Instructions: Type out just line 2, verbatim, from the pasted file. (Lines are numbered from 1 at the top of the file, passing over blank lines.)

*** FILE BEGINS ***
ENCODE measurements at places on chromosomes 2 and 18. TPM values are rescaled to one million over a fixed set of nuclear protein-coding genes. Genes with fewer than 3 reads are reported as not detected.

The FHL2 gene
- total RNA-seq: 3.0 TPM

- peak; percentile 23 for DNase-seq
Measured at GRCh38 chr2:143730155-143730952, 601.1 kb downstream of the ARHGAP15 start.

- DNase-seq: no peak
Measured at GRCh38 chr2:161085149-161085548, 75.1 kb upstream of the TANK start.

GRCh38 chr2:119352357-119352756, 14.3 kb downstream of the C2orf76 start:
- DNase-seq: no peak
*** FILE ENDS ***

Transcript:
The FHL2 gene